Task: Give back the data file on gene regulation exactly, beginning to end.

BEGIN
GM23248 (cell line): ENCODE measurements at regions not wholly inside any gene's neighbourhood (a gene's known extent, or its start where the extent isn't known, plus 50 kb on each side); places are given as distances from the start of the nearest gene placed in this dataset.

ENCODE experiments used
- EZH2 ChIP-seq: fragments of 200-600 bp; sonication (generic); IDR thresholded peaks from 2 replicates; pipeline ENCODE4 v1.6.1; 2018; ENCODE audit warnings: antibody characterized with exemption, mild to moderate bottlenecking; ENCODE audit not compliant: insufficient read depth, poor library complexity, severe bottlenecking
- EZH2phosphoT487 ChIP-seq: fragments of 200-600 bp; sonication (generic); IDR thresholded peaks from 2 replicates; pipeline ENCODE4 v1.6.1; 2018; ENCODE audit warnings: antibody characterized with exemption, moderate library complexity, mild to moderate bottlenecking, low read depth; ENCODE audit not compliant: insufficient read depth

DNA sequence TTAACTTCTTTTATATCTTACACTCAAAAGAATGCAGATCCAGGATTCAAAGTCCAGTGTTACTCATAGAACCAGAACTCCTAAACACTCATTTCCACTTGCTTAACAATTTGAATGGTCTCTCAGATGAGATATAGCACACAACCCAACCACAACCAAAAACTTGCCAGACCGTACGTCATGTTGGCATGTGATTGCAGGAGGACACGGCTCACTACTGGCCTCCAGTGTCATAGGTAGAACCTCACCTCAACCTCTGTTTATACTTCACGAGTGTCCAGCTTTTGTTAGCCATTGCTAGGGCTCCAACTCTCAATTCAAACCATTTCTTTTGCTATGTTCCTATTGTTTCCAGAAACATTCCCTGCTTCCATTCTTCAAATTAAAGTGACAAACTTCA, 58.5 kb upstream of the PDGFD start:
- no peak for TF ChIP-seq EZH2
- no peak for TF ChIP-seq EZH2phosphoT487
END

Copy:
GM23248 (cell line): ENCODE measurements at regions not wholly inside any gene's neighbourhood (a gene's known extent, or its start where the extent isn't known, plus 50 kb on each side); places are given as distances from the start of the nearest gene placed in this dataset.

ENCODE experiments used
- EZH2 ChIP-seq: fragments of 200-600 bp; sonication (generic); IDR thresholded peaks from 2 replicates; pipeline ENCODE4 v1.6.1; 2018; ENCODE audit warnings: antibody characterized with exemption, mild to moderate bottlenecking; ENCODE audit not compliant: insufficient read depth, poor library complexity, severe bottlenecking
- EZH2phosphoT487 ChIP-seq: fragments of 200-600 bp; sonication (generic); IDR thresholded peaks from 2 replicates; pipeline ENCODE4 v1.6.1; 2018; ENCODE audit warnings: antibody characterized with exemption, moderate library complexity, mild to moderate bottlenecking, low read depth; ENCODE audit not compliant: insufficient read depth

DNA sequence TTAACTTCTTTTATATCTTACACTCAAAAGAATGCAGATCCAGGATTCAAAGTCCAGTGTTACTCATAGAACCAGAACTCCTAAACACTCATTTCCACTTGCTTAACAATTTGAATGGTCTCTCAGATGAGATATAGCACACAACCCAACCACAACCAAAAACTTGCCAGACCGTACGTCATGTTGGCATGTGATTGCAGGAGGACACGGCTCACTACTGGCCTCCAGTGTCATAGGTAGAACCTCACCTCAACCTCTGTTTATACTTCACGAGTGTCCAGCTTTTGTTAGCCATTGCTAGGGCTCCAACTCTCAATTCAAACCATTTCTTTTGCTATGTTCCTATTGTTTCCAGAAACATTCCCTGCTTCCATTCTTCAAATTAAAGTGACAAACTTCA, 58.5 kb upstream of the PDGFD start:
- no peak for TF ChIP-seq EZH2
- no peak for TF ChIP-seq EZH2phosphoT487